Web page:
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Adler

Soul Metaphors: Contents

Chapter 24

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Afterword: Why Adler Never Published His Method

It seems rather a strange omission from his body of writings that Adler never published a full exposition of his method for lifestyle interpretation. While reading through Der Sinn des Lebens (The Meaning of Life—currently in print only in German), I happened upon a startling passage. Published in 1933, The Meaning of Life is Adler’s final major work. At the very end of the book, the good doctor provides five pages of questions that can be used to interpret the lifestyle of children and of adults. He offers no guidance for how to extract information from these questions and, instead, provides the following whimsical and frustrating admonishment in the very last paragraph of his book:

I would like to take this opportunity to give my readers an important clue. Whoever has reached this point in the book but does not grasp the meaning of these questions should start over from the beginning and consider whether he has paid enough attention while reading, or whether – God forbid! – he has read with hostile intentions. If I need to explain the meaning of these questions for constructing the lifestyle, then I also need to rewrite this entire book. That would be unreasonable. Thus, the questions for children and the questions for adults can serve as a test of whether the reader has developed enough social interest. This is the most important goal of this book; not merely to bring about a better understanding of others, but also to bring home the importance of social interest and to make social interest come alive.[1]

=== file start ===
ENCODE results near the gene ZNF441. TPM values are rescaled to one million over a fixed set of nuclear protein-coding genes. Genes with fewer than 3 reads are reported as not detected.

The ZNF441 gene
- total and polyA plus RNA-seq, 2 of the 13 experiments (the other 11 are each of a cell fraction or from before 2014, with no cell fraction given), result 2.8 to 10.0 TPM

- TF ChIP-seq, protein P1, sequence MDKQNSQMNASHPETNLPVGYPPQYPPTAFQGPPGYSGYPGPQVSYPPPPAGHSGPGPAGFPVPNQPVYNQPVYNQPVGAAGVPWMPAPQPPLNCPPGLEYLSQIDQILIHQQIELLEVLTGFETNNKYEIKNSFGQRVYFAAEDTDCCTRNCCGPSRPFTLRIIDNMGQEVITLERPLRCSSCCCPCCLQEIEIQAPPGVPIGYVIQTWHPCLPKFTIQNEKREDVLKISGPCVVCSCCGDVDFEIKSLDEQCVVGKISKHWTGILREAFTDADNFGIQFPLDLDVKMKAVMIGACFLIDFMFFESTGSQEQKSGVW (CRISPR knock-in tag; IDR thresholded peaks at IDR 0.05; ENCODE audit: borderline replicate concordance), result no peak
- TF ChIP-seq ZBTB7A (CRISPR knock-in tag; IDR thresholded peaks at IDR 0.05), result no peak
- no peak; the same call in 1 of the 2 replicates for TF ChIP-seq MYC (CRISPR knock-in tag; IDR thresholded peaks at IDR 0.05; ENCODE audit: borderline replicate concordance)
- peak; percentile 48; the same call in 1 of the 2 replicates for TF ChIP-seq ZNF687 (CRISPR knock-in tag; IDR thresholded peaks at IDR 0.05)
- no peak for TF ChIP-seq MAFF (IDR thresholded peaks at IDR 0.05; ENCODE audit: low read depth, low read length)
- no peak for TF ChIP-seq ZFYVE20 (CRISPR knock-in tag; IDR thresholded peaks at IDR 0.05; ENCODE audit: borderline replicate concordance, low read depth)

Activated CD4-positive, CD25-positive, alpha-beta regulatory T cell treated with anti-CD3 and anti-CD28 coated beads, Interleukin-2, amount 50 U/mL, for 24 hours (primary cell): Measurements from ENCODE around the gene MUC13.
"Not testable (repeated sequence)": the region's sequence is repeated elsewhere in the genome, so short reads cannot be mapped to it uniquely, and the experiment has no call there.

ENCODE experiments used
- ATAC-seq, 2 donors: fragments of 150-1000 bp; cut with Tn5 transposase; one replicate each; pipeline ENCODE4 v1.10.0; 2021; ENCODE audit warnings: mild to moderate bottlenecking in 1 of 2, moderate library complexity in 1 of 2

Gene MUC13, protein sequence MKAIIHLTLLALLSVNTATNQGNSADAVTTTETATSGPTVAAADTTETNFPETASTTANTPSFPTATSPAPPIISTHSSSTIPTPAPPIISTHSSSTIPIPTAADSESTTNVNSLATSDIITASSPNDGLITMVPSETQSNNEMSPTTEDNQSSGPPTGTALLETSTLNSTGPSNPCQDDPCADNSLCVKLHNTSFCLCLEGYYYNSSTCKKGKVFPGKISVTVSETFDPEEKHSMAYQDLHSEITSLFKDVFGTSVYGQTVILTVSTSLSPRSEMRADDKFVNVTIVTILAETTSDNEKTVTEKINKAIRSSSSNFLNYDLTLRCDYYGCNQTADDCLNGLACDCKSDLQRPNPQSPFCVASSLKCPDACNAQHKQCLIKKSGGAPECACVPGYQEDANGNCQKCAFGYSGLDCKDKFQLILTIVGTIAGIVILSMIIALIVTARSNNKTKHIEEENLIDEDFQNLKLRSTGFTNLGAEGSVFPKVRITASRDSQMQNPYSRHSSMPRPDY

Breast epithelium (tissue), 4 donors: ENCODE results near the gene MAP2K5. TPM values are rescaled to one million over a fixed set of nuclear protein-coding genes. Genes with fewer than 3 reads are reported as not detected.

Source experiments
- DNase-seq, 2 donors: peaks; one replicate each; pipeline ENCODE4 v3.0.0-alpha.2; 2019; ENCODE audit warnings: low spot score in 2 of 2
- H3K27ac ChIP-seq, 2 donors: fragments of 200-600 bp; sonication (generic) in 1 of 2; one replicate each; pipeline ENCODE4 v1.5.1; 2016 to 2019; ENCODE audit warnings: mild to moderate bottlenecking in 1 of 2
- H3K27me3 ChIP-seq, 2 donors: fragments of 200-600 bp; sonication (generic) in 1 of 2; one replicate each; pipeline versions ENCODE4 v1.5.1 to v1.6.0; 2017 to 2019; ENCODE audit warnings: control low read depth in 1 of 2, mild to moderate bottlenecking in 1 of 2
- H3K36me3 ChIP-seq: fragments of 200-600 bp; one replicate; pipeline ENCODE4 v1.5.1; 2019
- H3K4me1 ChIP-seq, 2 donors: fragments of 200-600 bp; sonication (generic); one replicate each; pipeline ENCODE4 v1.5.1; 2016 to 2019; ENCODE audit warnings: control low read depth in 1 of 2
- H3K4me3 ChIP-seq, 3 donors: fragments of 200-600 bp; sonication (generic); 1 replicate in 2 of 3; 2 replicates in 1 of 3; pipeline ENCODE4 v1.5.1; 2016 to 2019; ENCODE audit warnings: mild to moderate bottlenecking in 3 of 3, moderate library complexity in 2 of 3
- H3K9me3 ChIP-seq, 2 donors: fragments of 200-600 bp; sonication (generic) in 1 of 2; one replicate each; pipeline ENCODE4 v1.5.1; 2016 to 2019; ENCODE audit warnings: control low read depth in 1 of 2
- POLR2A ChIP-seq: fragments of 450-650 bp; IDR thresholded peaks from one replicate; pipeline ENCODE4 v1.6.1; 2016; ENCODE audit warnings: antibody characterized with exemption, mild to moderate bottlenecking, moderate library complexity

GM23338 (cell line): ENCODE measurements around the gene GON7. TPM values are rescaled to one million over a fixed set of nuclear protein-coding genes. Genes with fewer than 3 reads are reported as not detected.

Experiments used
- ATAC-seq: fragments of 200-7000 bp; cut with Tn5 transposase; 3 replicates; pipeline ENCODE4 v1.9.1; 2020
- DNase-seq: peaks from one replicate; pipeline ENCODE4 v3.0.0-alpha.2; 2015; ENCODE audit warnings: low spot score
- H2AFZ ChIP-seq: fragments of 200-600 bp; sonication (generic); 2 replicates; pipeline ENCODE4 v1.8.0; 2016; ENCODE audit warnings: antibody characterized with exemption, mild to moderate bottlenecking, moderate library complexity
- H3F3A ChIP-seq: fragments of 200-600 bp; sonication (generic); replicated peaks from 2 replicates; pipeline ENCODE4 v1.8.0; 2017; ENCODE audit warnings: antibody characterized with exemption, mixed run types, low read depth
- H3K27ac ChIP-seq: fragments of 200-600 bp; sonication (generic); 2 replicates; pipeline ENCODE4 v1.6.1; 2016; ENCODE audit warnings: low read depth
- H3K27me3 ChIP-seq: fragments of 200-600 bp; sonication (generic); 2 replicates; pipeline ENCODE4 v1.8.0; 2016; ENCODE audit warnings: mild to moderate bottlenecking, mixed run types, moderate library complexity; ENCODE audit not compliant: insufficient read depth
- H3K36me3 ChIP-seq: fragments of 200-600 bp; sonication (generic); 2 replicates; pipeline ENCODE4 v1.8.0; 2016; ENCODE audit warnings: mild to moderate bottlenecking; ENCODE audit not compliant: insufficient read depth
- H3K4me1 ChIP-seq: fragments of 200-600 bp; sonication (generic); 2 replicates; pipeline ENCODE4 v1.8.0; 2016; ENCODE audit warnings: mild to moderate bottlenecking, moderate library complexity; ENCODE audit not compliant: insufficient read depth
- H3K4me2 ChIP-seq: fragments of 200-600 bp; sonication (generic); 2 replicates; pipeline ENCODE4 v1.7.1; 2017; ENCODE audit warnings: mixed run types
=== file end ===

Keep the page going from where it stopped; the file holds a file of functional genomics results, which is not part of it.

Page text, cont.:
So there we have it. Adler never published a complete exposition of his lifestyle interpretation method because he did not wish to. He believed that those with sufficient social interest would be able to tease out a lifestyle interpretation through their own devices and those lacking in social interest would not.

Adler’s perception gave me momentary pause before writing Soul Metaphors: Was I going against the good doctor’s will? It did not take me long to conclude that demagogues and gurus demonstrate that people lacking in social interest are perfectly capable of understanding (and taking advantage of) human nature. On the other hand, perfectly kindhearted people may need a little boost to understand the complexities of the human psyche. It is without regret, therefore, that I have made public this method.

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1. Adler, Alfred. Der Sinn des Lebens. November 2010. Fischer Taschenbuch Verlag. Frankfurt am Main. (Translation by Ellen Alderton.)

(Copyright Ellen Alderton, www.WeLoveAdler.net)